Have you ever heard of Falgunanda? His name is all but unknown to Westerners, even those who have visited Nepal. For that matter, many Nepalis have never heard of him, either. But if you are a member of one of the traditional Kirati ethnic groups of eastern Nepal — the Limbus, Rais and others — there’s a good chance you worship in front of his photo.
Champa is a Limbu, from the Dewan clan, so we’ve known for several years of the growing interest among Kiratis in this religious leader, born in 1885, who revived traditional Kirati cultural practices and challenged Nepal’s dominant Hinduism. Today, many Limbus and others have embraced Falgunanda, for both religious reasons and to assert their ethnic identity. It’s part of a movement among Nepal’s indigenous peoples to reclaim their history and demand a fairer share of the country’s resources. Our nephew, Shankar Limbu, with whom we are staying, has been a leader of this effort and has spoken about it at the United Nations and other venues.
On Friday, we hiked with Shankar to Kirat Manghim, a traditional Kirati temple in Sankha Devi Village on the outskirts of the Kathmandu Valley. Along the way, we passed some of the countless Hindu temples, like the white one shown here, which are so omnipresent in Nepal. Buddhist temples are also common, and there are a growing number of mosques and churches as well. However, here in the valley there are few temples especially for Limbus such as Champa and Shankar.
Visiting this one was worth the largely uphill walk of nearly two hours in late-summer heat. The two main structures and prayer flags, shown above, were modest in size and decoration. But they provided a peaceful oasis, and the friendly caretakers were quick to offer chairs and lemongrass tea to help us recover from our ascent.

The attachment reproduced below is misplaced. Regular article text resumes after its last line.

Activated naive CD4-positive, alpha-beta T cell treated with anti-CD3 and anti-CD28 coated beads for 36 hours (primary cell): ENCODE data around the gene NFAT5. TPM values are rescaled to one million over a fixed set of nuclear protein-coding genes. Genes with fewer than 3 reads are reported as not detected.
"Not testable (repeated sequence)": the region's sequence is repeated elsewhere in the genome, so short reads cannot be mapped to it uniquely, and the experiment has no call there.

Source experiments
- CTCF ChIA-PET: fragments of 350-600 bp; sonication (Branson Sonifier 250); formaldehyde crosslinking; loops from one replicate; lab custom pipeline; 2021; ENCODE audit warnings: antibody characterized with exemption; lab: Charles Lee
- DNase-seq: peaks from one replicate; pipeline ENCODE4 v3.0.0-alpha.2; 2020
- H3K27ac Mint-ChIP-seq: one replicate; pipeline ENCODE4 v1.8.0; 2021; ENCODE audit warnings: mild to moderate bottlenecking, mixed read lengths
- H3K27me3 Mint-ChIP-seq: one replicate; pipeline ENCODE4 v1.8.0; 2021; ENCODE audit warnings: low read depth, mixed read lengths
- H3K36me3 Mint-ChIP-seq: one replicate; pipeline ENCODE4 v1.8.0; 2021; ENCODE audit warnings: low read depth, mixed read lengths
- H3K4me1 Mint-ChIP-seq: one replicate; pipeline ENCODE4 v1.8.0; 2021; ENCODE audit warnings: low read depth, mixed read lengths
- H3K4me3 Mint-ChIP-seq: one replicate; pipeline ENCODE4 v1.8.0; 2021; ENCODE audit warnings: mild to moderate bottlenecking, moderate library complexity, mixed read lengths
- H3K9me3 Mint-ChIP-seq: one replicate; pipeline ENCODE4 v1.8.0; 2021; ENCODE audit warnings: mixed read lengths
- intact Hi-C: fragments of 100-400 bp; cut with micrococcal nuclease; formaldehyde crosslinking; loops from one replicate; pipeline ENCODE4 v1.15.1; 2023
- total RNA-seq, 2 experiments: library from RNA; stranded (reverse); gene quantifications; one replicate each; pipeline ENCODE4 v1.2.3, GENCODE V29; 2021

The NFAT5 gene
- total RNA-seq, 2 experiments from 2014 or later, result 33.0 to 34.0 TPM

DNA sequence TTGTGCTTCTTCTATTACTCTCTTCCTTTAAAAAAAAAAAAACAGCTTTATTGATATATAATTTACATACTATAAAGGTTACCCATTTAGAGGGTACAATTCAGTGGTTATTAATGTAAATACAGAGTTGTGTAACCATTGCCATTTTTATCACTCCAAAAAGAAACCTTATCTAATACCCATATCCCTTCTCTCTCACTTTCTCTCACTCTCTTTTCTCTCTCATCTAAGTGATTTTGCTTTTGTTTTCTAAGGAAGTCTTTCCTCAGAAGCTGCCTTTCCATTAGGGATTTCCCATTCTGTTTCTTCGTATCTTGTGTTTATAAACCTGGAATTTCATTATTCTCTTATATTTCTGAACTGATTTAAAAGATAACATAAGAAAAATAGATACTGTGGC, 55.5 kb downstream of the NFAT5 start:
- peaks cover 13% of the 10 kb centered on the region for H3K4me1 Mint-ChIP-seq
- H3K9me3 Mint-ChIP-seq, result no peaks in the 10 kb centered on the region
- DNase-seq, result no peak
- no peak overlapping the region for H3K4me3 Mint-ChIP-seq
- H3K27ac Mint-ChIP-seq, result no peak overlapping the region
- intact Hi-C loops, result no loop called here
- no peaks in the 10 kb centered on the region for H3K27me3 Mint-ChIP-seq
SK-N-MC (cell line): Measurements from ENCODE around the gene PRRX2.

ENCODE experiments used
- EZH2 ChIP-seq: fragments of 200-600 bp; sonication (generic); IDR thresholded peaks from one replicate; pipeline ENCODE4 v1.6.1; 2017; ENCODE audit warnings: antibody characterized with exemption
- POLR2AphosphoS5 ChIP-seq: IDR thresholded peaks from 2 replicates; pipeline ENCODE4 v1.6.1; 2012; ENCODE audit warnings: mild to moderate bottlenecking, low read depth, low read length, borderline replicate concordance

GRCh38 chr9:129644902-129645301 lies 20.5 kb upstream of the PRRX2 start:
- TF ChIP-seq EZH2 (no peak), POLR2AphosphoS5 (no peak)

The main temple features bells and a drum on the outside and an altar and photo of Falgunanda on the inside. We removed our hiking shoes before entering, made an offering and then received tikas on our foreheads as we exited. We also signed the guest registry, with my own signature, in English, now standing out among pages of Nepali signatures. (Yes, I know how to write my name in Nepali, but it was fun to highlight my status as one of the few Westerners to ever visit.)
Nepal’s indigenous people’s movement resembles similar campaigns in other parts of the world, from Indian peoples in Latin America to tribal groups in East Asia. One can also make interesting comparisons with our own country. It’s an important effort, long overdue, and we’re proud of Shankar and his colleagues for what they are doing. We think Falgunanda would be proud, too.